A new company launched this week to audit and certify the marketing programs of bulk e-mailers. It also evaluates the sending practices of a large database of marketers, and makes those ratings available online.
Called "ReleMail," the paid service assigns a coach to each prospective customer. The coach subscribes to an organization's newsletter and conducts a 15-point audit. Should the newsletter pass the audit, paying customers can get whitelisted status and permission to use the Relemail certification seal. The service costs $395 for a year.
The venture is headed up by Arial Software founder Mike Adams, and shares offices with that company. A number of familiar faces in e-mail marketing sit on the advisory board, including Debbie Weil of Wordbiz.com, Inbox Interactive's Kim Macpherson, and Anne Mitchell of the Institute for Spam and Internet Public Policy.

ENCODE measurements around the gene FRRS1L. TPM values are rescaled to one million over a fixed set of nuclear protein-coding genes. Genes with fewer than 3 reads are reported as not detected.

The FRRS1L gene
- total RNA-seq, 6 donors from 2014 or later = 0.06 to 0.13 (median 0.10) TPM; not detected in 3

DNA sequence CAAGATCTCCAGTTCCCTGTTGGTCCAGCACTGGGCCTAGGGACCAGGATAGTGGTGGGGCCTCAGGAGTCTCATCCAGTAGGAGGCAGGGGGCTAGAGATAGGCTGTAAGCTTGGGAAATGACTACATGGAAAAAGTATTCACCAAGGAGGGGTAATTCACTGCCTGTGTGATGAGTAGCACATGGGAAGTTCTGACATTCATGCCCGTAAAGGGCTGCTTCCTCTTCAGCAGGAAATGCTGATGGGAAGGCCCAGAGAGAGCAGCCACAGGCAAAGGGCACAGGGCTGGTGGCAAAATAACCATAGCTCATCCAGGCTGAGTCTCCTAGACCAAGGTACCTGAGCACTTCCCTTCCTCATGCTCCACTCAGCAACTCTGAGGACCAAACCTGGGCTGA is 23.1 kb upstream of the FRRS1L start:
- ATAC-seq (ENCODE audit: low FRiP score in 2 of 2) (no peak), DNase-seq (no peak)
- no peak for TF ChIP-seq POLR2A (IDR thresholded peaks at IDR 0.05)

Separate from its direct services, ReleMail publishes ratings on the ethics and CAN-SPAM Act compliance of e-mail programs run by over 1,000 companies, evaluating them on the same 15-point, five-star scale it offers customers. These ratings, conducted via secret e-mail registrations, are available through a searchable database on the ReleMail Web site.
The legwork required to compile that database was done by Arial Software during the first half of 2004. Arial founder Mike Adams took the findings of a study of 1,057 mailers and made them available as part of the new venture. Spokesperson Steve Delgado said the idea to launch ReleMail was partly the result of the reaction Arial got from that study.
The company has signed five clients: Beachbody, News Target Network, Peppers & Rogers Group, The Children's Place and USPins.com. No ISPs have yet begun to recognize its whitelist.
"While we are making efforts to market our whitelist recognition to the major ISPs, it will take some time, and this is explained to Relemail clients," said Delgado. "We have companies signing on and working to meet Relemail certification requirements every day, and we expect this program to be standardized soon."